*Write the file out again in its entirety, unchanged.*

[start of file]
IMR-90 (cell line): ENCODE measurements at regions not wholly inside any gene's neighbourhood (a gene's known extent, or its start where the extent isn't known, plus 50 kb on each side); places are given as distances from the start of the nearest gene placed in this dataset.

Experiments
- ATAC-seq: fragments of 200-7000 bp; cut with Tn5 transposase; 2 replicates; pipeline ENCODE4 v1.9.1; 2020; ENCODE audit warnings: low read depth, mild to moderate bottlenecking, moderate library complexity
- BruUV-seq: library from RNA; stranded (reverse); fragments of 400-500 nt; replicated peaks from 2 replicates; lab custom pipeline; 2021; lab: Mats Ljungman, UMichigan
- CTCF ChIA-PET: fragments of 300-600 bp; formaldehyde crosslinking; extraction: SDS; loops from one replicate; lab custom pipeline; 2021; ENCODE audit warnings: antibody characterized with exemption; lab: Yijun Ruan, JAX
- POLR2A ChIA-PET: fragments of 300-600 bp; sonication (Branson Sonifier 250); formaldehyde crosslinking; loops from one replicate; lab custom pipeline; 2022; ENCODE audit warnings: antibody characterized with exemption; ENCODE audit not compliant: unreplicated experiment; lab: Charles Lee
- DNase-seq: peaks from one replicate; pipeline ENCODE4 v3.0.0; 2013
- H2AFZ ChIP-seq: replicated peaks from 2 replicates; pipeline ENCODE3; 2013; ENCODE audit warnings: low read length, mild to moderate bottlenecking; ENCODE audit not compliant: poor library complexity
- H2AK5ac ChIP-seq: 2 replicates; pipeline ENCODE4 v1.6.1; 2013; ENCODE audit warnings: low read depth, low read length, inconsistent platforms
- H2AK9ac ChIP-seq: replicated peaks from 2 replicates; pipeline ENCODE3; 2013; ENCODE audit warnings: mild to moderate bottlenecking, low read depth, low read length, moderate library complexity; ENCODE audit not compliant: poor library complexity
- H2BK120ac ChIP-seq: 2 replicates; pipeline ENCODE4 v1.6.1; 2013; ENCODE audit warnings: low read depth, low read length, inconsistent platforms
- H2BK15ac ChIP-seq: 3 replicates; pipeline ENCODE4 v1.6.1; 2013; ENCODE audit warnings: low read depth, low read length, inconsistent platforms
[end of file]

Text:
IMR-90 (cell line): ENCODE measurements at regions not wholly inside any gene's neighbourhood (a gene's known extent, or its start where the extent isn't known, plus 50 kb on each side); places are given as distances from the start of the nearest gene placed in this dataset.

Experiments
- ATAC-seq: fragments of 200-7000 bp; cut with Tn5 transposase; 2 replicates; pipeline ENCODE4 v1.9.1; 2020; ENCODE audit warnings: low read depth, mild to moderate bottlenecking, moderate library complexity
- BruUV-seq: library from RNA; stranded (reverse); fragments of 400-500 nt; replicated peaks from 2 replicates; lab custom pipeline; 2021; lab: Mats Ljungman, UMichigan
- CTCF ChIA-PET: fragments of 300-600 bp; formaldehyde crosslinking; extraction: SDS; loops from one replicate; lab custom pipeline; 2021; ENCODE audit warnings: antibody characterized with exemption; lab: Yijun Ruan, JAX
- POLR2A ChIA-PET: fragments of 300-600 bp; sonication (Branson Sonifier 250); formaldehyde crosslinking; loops from one replicate; lab custom pipeline; 2022; ENCODE audit warnings: antibody characterized with exemption; ENCODE audit not compliant: unreplicated experiment; lab: Charles Lee
- DNase-seq: peaks from one replicate; pipeline ENCODE4 v3.0.0; 2013
- H2AFZ ChIP-seq: replicated peaks from 2 replicates; pipeline ENCODE3; 2013; ENCODE audit warnings: low read length, mild to moderate bottlenecking; ENCODE audit not compliant: poor library complexity
- H2AK5ac ChIP-seq: 2 replicates; pipeline ENCODE4 v1.6.1; 2013; ENCODE audit warnings: low read depth, low read length, inconsistent platforms
- H2AK9ac ChIP-seq: replicated peaks from 2 replicates; pipeline ENCODE3; 2013; ENCODE audit warnings: mild to moderate bottlenecking, low read depth, low read length, moderate library complexity; ENCODE audit not compliant: poor library complexity
- H2BK120ac ChIP-seq: 2 replicates; pipeline ENCODE4 v1.6.1; 2013; ENCODE audit warnings: low read depth, low read length, inconsistent platforms
- H2BK15ac ChIP-seq: 3 replicates; pipeline ENCODE4 v1.6.1; 2013; ENCODE audit warnings: low read depth, low read length, inconsistent platforms